In his first novel, Chris Riker conducts an opus in voce giocoso that grins at the inevitable, but reminds us of the heart that all life shares.
About Come the Eventide
A century has passed since the fall of humanity changed the natural landscape. The oceans are poison, and a fraction of Earth’s magnificent creatures remain. The only surviving humans squabble over limited resources as they cling to a fragile peace. Yet in this bleak landscape hope lives on in Earth’s other intelligent life. It all begins when Septielle, a seven-armed octopod, has a vision of a world restored—a world she will not live to see. Inspired by her vision, a dolphin named Muriel shoulders her mission and enlists any humans who will listen—including Anadare, a young islander with an ax to grind against the oppressive ruling class of tourists turned bureaucrats. An invasion of cannibalistic pirates complicates things as they declare war on a world that rejects them.
As tensions rise to a crescendo, islanders, tourists, and pirates alike must put aside their differences to send Muriel on her greatest journey yet—beyond the sea, beyond form, beyond time itself.
Come the Eventide is an interesting book set in the future – where mankind has destroyed our home (plant Earth) and are struggling to survive in a landscape that is hard to imagine. This is a topic that hits home especially now as we see our planet suffer from our actions. All of the ways that humans destroyed our planet are still alive and present after the catastrophic events – greed, jealousy and inequity, as it seems we tend not to learn from our past mistakes. The story is told from two viewpoints – humans and animals.
The children in this story take centre stage as they are charged with the important task of uncovering the pirates and their plans by the cruel ruling class. They meet a few dolphins who they can communicate with in such a unique manner. It is almost as if the dolphin becomes one with their minds and can speak and see their thoughts and feelings. The dolphins assist them on their task but I did not see the pirates plot coming at all and how it would impact their lives.
We learn of a bleak history for the humans (starvation, turning on each other, water that has been so polluted that fish no longer swim there) and a plan from the pirates that can be hard to read at times. The pirates are not for the faint of heart – my stomach turned at some of their acts (reader beware!).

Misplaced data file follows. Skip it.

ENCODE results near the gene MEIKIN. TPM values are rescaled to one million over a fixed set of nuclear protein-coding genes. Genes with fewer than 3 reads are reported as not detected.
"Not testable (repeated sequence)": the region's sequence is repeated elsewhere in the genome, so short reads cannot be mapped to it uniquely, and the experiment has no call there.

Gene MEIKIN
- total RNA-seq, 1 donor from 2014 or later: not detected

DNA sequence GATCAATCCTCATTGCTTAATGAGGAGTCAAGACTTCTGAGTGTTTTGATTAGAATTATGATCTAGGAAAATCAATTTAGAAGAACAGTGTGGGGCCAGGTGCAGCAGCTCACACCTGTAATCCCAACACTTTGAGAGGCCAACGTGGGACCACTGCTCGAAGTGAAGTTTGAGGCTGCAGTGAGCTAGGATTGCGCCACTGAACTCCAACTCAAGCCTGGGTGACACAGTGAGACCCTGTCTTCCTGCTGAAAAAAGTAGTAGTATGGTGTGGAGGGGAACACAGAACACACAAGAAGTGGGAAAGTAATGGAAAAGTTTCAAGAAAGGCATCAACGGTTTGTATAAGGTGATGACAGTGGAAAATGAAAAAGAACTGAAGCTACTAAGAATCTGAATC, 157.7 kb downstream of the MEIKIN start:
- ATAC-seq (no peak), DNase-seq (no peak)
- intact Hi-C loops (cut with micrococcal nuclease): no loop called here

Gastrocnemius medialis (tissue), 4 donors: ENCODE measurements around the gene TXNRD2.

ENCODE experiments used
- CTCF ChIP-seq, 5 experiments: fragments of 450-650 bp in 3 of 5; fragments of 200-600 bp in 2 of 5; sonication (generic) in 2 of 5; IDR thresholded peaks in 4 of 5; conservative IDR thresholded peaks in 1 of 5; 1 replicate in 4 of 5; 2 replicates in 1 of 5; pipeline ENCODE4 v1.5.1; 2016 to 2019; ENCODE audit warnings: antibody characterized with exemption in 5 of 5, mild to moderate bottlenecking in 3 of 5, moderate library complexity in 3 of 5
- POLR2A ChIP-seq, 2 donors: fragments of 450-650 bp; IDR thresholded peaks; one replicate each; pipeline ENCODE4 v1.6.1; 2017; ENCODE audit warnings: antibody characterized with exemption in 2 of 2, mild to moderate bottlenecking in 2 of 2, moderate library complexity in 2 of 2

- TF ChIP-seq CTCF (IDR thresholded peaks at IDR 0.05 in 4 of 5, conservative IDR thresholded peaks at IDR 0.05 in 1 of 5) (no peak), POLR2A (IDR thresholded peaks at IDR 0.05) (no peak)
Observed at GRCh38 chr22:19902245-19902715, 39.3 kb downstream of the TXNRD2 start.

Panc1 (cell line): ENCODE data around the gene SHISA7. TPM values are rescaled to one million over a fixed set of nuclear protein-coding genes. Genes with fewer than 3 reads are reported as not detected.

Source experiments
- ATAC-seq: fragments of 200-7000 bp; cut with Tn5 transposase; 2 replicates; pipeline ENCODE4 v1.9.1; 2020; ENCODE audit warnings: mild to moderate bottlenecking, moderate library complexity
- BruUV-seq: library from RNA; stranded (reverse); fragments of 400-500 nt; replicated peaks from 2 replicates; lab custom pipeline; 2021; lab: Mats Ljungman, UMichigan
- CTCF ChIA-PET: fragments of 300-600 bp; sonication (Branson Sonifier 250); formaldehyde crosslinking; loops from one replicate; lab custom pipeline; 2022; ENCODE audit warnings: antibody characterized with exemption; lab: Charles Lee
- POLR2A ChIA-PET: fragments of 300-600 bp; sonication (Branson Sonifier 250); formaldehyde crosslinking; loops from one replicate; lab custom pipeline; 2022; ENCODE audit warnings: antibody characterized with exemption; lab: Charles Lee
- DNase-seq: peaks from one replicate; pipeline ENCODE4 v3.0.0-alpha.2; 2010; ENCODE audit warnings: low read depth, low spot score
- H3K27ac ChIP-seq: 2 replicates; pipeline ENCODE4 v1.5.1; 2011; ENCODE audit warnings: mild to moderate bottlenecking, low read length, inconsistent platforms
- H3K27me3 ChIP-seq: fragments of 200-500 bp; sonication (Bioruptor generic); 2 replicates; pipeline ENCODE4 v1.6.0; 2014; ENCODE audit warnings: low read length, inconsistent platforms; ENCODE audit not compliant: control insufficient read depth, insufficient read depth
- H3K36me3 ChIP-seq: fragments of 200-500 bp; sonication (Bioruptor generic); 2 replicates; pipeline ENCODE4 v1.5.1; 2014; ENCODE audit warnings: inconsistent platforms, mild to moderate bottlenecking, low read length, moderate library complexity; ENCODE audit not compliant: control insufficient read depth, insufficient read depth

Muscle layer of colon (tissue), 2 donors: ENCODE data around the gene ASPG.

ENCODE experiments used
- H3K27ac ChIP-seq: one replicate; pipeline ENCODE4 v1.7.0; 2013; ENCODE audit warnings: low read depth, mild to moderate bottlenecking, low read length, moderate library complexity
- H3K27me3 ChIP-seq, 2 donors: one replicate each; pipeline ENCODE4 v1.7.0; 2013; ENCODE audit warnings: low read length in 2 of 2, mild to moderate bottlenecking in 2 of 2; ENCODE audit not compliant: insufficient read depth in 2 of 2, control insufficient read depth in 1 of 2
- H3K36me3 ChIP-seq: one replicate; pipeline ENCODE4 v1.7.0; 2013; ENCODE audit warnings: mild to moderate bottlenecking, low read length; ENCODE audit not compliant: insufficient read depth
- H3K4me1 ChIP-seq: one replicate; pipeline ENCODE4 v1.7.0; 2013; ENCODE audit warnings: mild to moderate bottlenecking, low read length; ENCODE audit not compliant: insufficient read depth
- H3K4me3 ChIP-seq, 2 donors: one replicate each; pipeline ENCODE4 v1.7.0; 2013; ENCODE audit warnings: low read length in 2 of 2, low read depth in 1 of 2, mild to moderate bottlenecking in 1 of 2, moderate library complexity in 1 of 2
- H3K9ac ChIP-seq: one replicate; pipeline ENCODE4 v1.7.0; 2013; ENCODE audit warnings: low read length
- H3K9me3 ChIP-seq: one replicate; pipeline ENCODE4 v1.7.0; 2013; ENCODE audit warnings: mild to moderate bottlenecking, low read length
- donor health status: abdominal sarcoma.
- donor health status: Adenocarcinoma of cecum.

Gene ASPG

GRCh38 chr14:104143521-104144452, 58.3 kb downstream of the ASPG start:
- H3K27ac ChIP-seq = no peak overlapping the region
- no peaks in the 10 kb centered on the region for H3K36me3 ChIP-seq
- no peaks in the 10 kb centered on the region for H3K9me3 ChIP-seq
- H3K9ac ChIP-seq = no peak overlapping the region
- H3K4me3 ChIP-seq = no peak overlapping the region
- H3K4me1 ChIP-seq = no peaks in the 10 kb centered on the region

While I really enjoyed the plot and idea behind the story, it was a bit hard to follow at times and I found I had to back track a bit to ensure I remembered the names of the characters and how they were connected. It was a busy plot so this was important, I am not sure if a character list may have helped in the beginning of the novel so that you could refer back to it if you became lost.
About the Author
Chris Riker is a writer, father, and journalist. He grew up in Rhode Island and now makes his home in Georgia with his wife, Ping. He has always loved books, from science-fiction and fantasy to historical novels and biographies. Building on a background in broadcast news, including a stint at CNN, he is now focused on telling stories with strong characters and moral resonance. His premiere effort blends a love for our beautiful Earth and her myriad life-forms with a sense of wonder at our shared purpose and fate. Connect with Chris on his website, Facebook.
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Disclosure: I received a digital copy of this book in order to facilitate this review. All opinions expressed are my own.